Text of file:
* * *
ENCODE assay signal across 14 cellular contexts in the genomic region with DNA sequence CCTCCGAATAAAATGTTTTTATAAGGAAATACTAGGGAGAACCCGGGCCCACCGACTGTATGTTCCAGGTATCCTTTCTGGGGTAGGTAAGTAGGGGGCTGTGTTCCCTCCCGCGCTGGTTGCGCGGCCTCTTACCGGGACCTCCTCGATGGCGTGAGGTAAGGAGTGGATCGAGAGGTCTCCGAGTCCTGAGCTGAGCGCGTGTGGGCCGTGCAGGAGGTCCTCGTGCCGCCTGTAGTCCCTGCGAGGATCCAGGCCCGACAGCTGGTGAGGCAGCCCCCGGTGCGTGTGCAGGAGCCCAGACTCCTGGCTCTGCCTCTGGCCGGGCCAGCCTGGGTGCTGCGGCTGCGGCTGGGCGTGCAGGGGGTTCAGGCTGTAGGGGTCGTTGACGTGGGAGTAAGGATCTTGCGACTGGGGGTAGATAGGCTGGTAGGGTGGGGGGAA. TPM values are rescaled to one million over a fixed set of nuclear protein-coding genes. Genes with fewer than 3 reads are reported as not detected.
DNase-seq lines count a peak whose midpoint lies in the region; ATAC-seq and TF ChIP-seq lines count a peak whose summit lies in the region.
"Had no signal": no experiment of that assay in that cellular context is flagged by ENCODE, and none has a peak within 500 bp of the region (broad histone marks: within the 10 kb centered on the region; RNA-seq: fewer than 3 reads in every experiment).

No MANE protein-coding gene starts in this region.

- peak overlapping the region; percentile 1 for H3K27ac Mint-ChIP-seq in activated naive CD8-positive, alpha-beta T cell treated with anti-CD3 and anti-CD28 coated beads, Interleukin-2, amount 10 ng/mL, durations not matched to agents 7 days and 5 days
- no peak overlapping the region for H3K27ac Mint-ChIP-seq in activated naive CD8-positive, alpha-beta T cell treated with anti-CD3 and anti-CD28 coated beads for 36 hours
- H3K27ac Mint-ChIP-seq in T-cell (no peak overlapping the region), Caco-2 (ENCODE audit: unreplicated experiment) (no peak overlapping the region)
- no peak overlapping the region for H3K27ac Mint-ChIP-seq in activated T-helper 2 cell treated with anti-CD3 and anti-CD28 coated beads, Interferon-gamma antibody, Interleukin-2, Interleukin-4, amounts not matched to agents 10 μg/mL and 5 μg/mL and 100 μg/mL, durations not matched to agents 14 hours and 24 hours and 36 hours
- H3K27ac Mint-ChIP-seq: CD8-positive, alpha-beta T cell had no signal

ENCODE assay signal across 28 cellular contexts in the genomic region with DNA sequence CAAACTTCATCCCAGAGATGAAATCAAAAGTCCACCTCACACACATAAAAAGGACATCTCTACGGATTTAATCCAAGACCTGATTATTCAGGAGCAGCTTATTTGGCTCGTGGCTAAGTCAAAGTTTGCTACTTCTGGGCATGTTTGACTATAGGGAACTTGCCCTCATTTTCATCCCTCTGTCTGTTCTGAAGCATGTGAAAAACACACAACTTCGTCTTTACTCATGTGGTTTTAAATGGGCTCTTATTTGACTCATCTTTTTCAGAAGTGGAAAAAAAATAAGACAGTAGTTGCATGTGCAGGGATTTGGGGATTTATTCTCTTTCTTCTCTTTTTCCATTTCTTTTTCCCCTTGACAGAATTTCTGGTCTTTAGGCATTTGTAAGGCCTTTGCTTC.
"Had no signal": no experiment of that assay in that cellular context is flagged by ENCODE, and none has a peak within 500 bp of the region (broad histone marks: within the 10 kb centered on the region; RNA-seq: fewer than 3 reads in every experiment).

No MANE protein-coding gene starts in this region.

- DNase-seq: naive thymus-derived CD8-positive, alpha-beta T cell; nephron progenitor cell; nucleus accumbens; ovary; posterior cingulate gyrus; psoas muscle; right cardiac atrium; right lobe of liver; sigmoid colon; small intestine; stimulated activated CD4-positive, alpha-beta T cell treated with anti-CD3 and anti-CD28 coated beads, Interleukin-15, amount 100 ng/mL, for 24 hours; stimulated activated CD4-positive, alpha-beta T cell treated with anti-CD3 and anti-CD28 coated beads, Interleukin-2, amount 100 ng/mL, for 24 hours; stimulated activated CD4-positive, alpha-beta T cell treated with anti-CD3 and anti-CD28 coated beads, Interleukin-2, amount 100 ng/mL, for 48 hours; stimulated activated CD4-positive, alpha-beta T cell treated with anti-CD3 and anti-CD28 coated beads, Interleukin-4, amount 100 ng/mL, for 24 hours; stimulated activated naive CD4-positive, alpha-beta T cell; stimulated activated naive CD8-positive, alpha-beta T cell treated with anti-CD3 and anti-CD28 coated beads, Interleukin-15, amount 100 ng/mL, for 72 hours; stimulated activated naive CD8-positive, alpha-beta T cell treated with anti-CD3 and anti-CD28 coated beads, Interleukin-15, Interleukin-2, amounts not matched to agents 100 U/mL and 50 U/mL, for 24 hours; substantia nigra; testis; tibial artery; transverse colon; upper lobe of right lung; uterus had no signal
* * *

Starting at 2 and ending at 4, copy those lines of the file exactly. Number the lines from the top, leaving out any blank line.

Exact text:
DNase-seq lines count a peak whose midpoint lies in the region; ATAC-seq and TF ChIP-seq lines count a peak whose summit lies in the region.
"Had no signal": no experiment of that assay in that cellular context is flagged by ENCODE, and none has a peak within 500 bp of the region (broad histone marks: within the 10 kb centered on the region; RNA-seq: fewer than 3 reads in every experiment).

No MANE protein-coding gene starts in this region.